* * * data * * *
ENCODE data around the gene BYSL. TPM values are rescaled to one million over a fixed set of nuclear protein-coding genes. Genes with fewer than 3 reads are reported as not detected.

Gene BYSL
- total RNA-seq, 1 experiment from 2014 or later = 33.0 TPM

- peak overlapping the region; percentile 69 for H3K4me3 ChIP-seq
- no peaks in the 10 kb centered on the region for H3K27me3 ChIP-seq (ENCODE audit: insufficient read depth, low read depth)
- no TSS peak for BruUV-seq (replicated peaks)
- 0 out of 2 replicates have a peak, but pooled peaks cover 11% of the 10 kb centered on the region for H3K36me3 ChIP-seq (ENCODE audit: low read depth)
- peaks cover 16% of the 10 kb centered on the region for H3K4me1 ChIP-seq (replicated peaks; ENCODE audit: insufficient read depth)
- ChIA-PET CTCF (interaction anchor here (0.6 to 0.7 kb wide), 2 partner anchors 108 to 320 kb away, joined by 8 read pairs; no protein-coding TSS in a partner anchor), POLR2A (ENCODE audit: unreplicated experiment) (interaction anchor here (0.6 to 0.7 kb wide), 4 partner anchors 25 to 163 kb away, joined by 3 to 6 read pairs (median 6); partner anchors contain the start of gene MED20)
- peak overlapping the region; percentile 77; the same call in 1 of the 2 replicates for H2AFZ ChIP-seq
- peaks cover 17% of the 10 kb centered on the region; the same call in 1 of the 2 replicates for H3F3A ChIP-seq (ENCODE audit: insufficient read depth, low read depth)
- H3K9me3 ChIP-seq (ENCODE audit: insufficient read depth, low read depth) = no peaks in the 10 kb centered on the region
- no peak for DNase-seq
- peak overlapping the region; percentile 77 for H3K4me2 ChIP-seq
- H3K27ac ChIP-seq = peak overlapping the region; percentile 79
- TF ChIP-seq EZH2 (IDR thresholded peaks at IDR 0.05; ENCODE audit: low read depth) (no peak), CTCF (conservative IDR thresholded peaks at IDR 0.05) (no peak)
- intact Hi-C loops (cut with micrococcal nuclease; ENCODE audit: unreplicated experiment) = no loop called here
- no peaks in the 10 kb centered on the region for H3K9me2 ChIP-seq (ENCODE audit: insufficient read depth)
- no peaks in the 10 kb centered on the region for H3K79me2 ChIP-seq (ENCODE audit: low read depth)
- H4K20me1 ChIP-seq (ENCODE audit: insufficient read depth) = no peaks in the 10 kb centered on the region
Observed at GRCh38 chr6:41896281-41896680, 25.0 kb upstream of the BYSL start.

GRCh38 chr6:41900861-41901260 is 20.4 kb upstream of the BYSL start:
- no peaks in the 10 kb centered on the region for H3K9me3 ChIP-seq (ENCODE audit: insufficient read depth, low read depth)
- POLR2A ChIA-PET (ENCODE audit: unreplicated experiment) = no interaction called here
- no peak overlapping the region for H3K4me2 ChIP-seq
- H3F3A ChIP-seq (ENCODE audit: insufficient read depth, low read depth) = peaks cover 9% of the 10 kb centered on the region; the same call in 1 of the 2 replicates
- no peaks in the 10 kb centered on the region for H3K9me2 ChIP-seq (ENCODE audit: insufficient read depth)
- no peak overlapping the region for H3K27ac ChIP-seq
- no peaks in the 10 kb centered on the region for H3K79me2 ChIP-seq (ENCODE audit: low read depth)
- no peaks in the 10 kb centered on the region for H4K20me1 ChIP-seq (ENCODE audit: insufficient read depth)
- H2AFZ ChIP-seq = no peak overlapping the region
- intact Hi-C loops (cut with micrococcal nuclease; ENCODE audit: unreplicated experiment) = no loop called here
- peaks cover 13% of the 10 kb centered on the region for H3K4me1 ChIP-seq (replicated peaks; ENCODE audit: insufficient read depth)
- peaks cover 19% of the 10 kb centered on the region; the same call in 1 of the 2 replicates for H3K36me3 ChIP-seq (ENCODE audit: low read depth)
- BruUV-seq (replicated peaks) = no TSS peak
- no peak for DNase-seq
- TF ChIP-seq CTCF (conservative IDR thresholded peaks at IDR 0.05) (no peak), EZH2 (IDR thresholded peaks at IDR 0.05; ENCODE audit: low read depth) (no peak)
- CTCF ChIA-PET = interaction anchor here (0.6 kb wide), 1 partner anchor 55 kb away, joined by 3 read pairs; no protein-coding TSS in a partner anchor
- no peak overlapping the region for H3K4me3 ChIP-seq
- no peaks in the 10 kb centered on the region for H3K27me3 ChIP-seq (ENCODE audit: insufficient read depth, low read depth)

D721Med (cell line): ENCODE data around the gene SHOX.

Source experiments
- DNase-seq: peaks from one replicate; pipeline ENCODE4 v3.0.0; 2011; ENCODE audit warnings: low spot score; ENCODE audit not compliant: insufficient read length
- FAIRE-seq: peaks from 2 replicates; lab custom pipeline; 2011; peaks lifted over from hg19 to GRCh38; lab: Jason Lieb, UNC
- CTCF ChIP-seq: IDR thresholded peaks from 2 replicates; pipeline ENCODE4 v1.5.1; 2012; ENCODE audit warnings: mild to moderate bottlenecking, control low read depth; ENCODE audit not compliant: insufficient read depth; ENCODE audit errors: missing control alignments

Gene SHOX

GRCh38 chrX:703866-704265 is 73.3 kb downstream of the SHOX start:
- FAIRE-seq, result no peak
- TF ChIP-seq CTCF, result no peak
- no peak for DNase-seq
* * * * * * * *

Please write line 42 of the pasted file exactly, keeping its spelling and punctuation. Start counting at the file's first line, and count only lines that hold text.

Source experiments